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New pc 64 bit
Posted: 27 September 2012 08:59 PM   [ Ignore ]
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I am purchasing a new pc, with windows7 64 bit. Do I have to upgrade my applications from 32 bit to 64 bit. Or not? Any advice on a new setup?

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Posted: 27 September 2012 09:28 PM   [ Ignore ]   [ # 1 ]
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Short answer…no.

But…

32 bit apps have a hard limit of 4 GB of RAM.  That means that’s all they can use/access, usually less than that (sometimes much less).  So something like Daz|Studio will be able to work with a bigger scene, more detailed textures and so on, if it is a 64 bit version.  Another advantage, most all 64 bit versions are fully updated to run in a multi-threaded environment (read multi-core processors), not all 32 bit programs are ‘mutli-threaded’ and will only use one core.  That makes the 64 bit programs more efficient (not necessarily faster, mind you, because software seems to bloat faster than an American on a diet of softdrinks and fastfood).

As to advice…what’ the primary use going to be?

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Posted: 27 September 2012 10:13 PM   [ Ignore ]   [ # 2 ]
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I honestly don’t see why you would not upgrade as many of your apps as possible to 64bit. They run much faster and are usually more stable.

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Posted: 27 September 2012 11:25 PM   [ Ignore ]   [ # 3 ]
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Thanks mjc and John.

Vista Home Premium. Intel Core2 CPU   6300 @1.86GHz  
RAM 4.00 GB   32-bit OS

Graphics GeForce 7600 GS

I do mainly graphics, illustrating etc. I am rapidly running out of room on this 7yearold computer. I have not had any issues with Vista, although I am told that Windows7 runs leaner and smoother. I do have Windows7 on a laptop, but that is purely for business.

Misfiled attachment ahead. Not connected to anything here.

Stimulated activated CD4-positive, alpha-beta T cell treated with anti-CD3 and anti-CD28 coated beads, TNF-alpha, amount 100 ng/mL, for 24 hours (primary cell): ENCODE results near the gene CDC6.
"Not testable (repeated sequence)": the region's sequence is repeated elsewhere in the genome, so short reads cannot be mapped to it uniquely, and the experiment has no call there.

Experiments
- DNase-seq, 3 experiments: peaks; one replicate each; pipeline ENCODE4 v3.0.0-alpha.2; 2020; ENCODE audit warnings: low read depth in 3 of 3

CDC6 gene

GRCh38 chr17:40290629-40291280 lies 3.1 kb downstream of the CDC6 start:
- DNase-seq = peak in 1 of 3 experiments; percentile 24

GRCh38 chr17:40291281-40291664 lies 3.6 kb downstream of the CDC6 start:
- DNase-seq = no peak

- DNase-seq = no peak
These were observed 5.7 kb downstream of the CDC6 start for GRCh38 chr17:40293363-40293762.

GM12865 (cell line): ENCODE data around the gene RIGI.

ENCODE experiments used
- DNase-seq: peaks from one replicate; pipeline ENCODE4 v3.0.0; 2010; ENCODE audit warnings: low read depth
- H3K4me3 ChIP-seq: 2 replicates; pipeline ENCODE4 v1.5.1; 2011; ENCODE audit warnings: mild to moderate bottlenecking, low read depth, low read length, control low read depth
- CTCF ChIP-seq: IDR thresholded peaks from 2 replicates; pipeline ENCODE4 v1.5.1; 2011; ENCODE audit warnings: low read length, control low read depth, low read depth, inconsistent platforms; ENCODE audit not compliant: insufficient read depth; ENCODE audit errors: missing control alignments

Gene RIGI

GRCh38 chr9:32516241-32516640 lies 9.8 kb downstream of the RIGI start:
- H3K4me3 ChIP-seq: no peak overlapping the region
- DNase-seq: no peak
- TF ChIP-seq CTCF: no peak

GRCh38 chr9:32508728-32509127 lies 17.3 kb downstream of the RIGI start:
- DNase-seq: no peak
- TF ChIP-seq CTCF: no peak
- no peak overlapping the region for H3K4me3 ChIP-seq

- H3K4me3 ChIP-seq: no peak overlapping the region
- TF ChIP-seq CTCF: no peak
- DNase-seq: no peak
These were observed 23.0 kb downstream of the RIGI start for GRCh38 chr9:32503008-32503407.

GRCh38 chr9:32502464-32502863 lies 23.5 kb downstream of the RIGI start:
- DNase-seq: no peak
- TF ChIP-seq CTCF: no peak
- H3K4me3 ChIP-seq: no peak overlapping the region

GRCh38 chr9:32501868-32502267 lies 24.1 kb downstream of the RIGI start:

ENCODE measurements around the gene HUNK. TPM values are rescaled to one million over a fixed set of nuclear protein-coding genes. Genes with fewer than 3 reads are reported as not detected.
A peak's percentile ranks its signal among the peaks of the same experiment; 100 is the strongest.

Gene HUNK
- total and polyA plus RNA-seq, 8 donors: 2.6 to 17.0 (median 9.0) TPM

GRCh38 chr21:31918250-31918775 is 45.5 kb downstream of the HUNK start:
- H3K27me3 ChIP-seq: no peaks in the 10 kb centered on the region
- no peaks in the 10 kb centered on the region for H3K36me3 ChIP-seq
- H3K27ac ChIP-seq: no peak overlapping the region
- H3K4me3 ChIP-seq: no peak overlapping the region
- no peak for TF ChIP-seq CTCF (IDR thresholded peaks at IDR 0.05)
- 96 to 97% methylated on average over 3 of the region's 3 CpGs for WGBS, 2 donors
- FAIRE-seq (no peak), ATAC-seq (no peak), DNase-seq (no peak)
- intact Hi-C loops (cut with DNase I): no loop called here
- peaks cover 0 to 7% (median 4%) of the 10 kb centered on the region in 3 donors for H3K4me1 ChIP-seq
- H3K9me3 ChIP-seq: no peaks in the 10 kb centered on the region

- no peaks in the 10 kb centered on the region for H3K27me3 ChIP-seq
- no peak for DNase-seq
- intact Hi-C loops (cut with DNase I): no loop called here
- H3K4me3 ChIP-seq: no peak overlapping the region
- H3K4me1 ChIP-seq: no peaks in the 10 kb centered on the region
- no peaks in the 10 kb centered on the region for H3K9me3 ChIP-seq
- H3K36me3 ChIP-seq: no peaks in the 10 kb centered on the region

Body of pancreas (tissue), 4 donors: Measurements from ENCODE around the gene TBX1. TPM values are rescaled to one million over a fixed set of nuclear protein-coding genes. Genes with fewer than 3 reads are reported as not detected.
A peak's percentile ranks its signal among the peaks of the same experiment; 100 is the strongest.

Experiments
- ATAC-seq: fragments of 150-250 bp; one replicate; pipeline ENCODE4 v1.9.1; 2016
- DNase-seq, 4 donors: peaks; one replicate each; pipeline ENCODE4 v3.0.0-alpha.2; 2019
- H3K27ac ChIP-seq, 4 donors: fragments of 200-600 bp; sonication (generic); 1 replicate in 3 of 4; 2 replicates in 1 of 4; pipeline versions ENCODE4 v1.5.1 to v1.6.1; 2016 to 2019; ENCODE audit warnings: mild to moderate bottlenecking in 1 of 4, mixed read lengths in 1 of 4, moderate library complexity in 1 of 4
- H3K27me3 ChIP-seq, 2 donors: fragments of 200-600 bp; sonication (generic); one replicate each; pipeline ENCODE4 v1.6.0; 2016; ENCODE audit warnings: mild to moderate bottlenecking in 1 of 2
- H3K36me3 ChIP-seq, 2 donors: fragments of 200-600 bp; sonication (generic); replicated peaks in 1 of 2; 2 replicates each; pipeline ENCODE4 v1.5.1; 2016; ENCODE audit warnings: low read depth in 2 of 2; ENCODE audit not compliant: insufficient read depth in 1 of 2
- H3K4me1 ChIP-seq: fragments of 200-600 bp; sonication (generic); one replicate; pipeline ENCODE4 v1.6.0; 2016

The desktop is for all my art and personal documents.

I could upgrade to Windows7 64bit, but as this pc is pretty old, that may not be such a good idea. Also I really do need a separate graphics card, not a builtin one.

I would be grateful for any suggestions for specifications.

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Posted: 28 September 2012 07:34 AM   [ Ignore ]   [ # 4 ]
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if your 32-bit applications are important and critical to your workflow then it would probably be advantageous to upgrade them to 64-bit versions.  Otherwise, most 32-bit versions will continue to work under Windows7 64-bit as well if not better than in your old system.

Remember that in a 64-bit version of Windows7 (or Vista) that old 32-bit applications should not be installed in the “C:/Program Files” folder.  Rather, they should be allowed to defaultly install into the “C:/Program Files(x86) ” folder.  HOWEVER, old programs may attempt to store personal settings or variable application data into the installation folder.  That technique is bad programming practice and has been forbidden in modern versions of Windows.  The “Program Files” and “Program Files(x86)” folder names are treated as special folders that do NOT permit user settings or other variable program data to be written into those folders by an application.  That user specific information is instead stored under the user’s account folder.  Either in the “documents” folder or under the user’s hidden “appData” folder.

If your old application was written for XP and has trouble running, you can try executing it with Windows7’s “XP compatability mode” (.i.e. right-click the program icon to open the “Properties—>Compatibility” menu).  If that fails, then uninstall the old application and re-install it into a different folder.  I usually create a folder entitled “C:/XPprogs”.  Applications stored in non-special folders will be permitted to store settings and data into the folder without restriction.